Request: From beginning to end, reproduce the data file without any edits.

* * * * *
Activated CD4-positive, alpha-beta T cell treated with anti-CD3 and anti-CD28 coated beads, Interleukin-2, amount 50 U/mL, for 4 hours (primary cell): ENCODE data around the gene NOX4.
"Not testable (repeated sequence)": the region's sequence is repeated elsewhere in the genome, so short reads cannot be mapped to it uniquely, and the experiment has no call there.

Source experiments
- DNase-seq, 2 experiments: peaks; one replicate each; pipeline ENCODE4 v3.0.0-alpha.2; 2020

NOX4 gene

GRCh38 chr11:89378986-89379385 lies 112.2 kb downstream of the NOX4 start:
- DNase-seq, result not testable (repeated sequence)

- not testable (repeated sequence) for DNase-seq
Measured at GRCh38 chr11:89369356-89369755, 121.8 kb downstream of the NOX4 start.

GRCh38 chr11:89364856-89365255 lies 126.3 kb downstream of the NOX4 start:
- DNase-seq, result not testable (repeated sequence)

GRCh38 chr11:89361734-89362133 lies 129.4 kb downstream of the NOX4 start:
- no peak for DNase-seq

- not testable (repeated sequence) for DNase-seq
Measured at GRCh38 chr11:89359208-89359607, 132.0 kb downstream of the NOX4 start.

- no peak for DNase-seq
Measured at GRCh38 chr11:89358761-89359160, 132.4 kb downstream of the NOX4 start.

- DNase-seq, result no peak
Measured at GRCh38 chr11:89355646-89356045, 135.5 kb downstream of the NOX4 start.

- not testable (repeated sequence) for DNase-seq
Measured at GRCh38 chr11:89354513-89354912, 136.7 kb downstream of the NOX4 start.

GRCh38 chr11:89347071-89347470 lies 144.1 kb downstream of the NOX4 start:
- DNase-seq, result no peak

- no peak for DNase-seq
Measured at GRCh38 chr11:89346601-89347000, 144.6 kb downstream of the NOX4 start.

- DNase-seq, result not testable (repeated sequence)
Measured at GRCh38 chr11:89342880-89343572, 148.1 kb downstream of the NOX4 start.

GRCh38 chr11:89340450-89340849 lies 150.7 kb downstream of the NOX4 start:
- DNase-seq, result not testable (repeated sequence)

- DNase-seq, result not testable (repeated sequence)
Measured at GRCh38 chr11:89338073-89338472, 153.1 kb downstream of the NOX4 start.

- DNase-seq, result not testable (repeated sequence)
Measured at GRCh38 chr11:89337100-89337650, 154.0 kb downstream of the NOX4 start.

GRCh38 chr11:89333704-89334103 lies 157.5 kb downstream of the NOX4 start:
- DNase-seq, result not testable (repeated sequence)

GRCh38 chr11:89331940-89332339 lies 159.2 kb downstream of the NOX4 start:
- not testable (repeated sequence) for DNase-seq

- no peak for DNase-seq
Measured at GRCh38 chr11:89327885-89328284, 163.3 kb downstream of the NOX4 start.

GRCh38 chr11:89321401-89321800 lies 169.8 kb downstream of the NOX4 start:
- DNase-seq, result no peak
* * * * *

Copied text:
Activated CD4-positive, alpha-beta T cell treated with anti-CD3 and anti-CD28 coated beads, Interleukin-2, amount 50 U/mL, for 4 hours (primary cell): ENCODE data around the gene NOX4.
"Not testable (repeated sequence)": the region's sequence is repeated elsewhere in the genome, so short reads cannot be mapped to it uniquely, and the experiment has no call there.

Source experiments
- DNase-seq, 2 experiments: peaks; one replicate each; pipeline ENCODE4 v3.0.0-alpha.2; 2020

NOX4 gene

GRCh38 chr11:89378986-89379385 lies 112.2 kb downstream of the NOX4 start:
- DNase-seq, result not testable (repeated sequence)

- not testable (repeated sequence) for DNase-seq
Measured at GRCh38 chr11:89369356-89369755, 121.8 kb downstream of the NOX4 start.

GRCh38 chr11:89364856-89365255 lies 126.3 kb downstream of the NOX4 start:
- DNase-seq, result not testable (repeated sequence)

GRCh38 chr11:89361734-89362133 lies 129.4 kb downstream of the NOX4 start:
- no peak for DNase-seq

- not testable (repeated sequence) for DNase-seq
Measured at GRCh38 chr11:89359208-89359607, 132.0 kb downstream of the NOX4 start.

- no peak for DNase-seq
Measured at GRCh38 chr11:89358761-89359160, 132.4 kb downstream of the NOX4 start.

- DNase-seq, result no peak
Measured at GRCh38 chr11:89355646-89356045, 135.5 kb downstream of the NOX4 start.

- not testable (repeated sequence) for DNase-seq
Measured at GRCh38 chr11:89354513-89354912, 136.7 kb downstream of the NOX4 start.

GRCh38 chr11:89347071-89347470 lies 144.1 kb downstream of the NOX4 start:
- DNase-seq, result no peak

- no peak for DNase-seq
Measured at GRCh38 chr11:89346601-89347000, 144.6 kb downstream of the NOX4 start.

- DNase-seq, result not testable (repeated sequence)
Measured at GRCh38 chr11:89342880-89343572, 148.1 kb downstream of the NOX4 start.

GRCh38 chr11:89340450-89340849 lies 150.7 kb downstream of the NOX4 start:
- DNase-seq, result not testable (repeated sequence)

- DNase-seq, result not testable (repeated sequence)
Measured at GRCh38 chr11:89338073-89338472, 153.1 kb downstream of the NOX4 start.

- DNase-seq, result not testable (repeated sequence)
Measured at GRCh38 chr11:89337100-89337650, 154.0 kb downstream of the NOX4 start.

GRCh38 chr11:89333704-89334103 lies 157.5 kb downstream of the NOX4 start:
- DNase-seq, result not testable (repeated sequence)

GRCh38 chr11:89331940-89332339 lies 159.2 kb downstream of the NOX4 start:
- not testable (repeated sequence) for DNase-seq

- no peak for DNase-seq
Measured at GRCh38 chr11:89327885-89328284, 163.3 kb downstream of the NOX4 start.

GRCh38 chr11:89321401-89321800 lies 169.8 kb downstream of the NOX4 start:
- DNase-seq, result no peak